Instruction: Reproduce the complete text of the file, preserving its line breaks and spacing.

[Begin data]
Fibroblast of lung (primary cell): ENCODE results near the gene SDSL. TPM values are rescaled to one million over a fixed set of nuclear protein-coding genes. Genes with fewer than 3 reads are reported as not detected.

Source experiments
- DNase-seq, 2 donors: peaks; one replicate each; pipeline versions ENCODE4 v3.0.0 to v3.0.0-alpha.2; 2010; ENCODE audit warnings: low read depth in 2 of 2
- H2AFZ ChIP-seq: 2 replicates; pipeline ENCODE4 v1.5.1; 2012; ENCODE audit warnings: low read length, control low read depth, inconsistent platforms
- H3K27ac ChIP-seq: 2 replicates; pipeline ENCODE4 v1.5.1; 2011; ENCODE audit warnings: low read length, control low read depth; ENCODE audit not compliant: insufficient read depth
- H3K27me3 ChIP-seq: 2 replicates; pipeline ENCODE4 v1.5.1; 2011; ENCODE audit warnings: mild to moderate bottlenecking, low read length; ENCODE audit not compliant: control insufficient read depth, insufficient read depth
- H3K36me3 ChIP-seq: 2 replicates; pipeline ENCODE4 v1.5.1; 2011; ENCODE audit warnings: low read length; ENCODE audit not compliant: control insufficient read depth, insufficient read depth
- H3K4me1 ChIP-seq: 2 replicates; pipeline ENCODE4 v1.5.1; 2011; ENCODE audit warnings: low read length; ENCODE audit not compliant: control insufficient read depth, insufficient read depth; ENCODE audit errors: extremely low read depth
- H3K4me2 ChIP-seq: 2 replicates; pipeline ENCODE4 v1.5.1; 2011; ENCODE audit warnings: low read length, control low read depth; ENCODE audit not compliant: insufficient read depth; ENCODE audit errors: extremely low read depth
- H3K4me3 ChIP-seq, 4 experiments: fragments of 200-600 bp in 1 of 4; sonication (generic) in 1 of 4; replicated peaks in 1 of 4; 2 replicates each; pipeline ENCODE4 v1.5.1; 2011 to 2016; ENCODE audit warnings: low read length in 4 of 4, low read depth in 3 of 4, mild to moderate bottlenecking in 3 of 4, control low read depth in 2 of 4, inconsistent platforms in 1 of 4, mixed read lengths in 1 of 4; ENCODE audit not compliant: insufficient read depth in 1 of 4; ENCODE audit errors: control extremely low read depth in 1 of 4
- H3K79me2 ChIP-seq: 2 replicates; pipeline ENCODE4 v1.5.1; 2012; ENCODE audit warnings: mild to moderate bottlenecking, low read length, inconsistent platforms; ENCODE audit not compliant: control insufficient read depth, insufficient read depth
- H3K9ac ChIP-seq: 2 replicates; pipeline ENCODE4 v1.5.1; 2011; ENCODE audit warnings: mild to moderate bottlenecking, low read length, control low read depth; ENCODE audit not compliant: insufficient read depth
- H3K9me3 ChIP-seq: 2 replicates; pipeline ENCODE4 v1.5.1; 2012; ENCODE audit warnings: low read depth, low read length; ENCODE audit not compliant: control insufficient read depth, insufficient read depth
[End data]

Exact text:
Fibroblast of lung (primary cell): ENCODE results near the gene SDSL. TPM values are rescaled to one million over a fixed set of nuclear protein-coding genes. Genes with fewer than 3 reads are reported as not detected.

Source experiments
- DNase-seq, 2 donors: peaks; one replicate each; pipeline versions ENCODE4 v3.0.0 to v3.0.0-alpha.2; 2010; ENCODE audit warnings: low read depth in 2 of 2
- H2AFZ ChIP-seq: 2 replicates; pipeline ENCODE4 v1.5.1; 2012; ENCODE audit warnings: low read length, control low read depth, inconsistent platforms
- H3K27ac ChIP-seq: 2 replicates; pipeline ENCODE4 v1.5.1; 2011; ENCODE audit warnings: low read length, control low read depth; ENCODE audit not compliant: insufficient read depth
- H3K27me3 ChIP-seq: 2 replicates; pipeline ENCODE4 v1.5.1; 2011; ENCODE audit warnings: mild to moderate bottlenecking, low read length; ENCODE audit not compliant: control insufficient read depth, insufficient read depth
- H3K36me3 ChIP-seq: 2 replicates; pipeline ENCODE4 v1.5.1; 2011; ENCODE audit warnings: low read length; ENCODE audit not compliant: control insufficient read depth, insufficient read depth
- H3K4me1 ChIP-seq: 2 replicates; pipeline ENCODE4 v1.5.1; 2011; ENCODE audit warnings: low read length; ENCODE audit not compliant: control insufficient read depth, insufficient read depth; ENCODE audit errors: extremely low read depth
- H3K4me2 ChIP-seq: 2 replicates; pipeline ENCODE4 v1.5.1; 2011; ENCODE audit warnings: low read length, control low read depth; ENCODE audit not compliant: insufficient read depth; ENCODE audit errors: extremely low read depth
- H3K4me3 ChIP-seq, 4 experiments: fragments of 200-600 bp in 1 of 4; sonication (generic) in 1 of 4; replicated peaks in 1 of 4; 2 replicates each; pipeline ENCODE4 v1.5.1; 2011 to 2016; ENCODE audit warnings: low read length in 4 of 4, low read depth in 3 of 4, mild to moderate bottlenecking in 3 of 4, control low read depth in 2 of 4, inconsistent platforms in 1 of 4, mixed read lengths in 1 of 4; ENCODE audit not compliant: insufficient read depth in 1 of 4; ENCODE audit errors: control extremely low read depth in 1 of 4
- H3K79me2 ChIP-seq: 2 replicates; pipeline ENCODE4 v1.5.1; 2012; ENCODE audit warnings: mild to moderate bottlenecking, low read length, inconsistent platforms; ENCODE audit not compliant: control insufficient read depth, insufficient read depth
- H3K9ac ChIP-seq: 2 replicates; pipeline ENCODE4 v1.5.1; 2011; ENCODE audit warnings: mild to moderate bottlenecking, low read length, control low read depth; ENCODE audit not compliant: insufficient read depth
- H3K9me3 ChIP-seq: 2 replicates; pipeline ENCODE4 v1.5.1; 2012; ENCODE audit warnings: low read depth, low read length; ENCODE audit not compliant: control insufficient read depth, insufficient read depth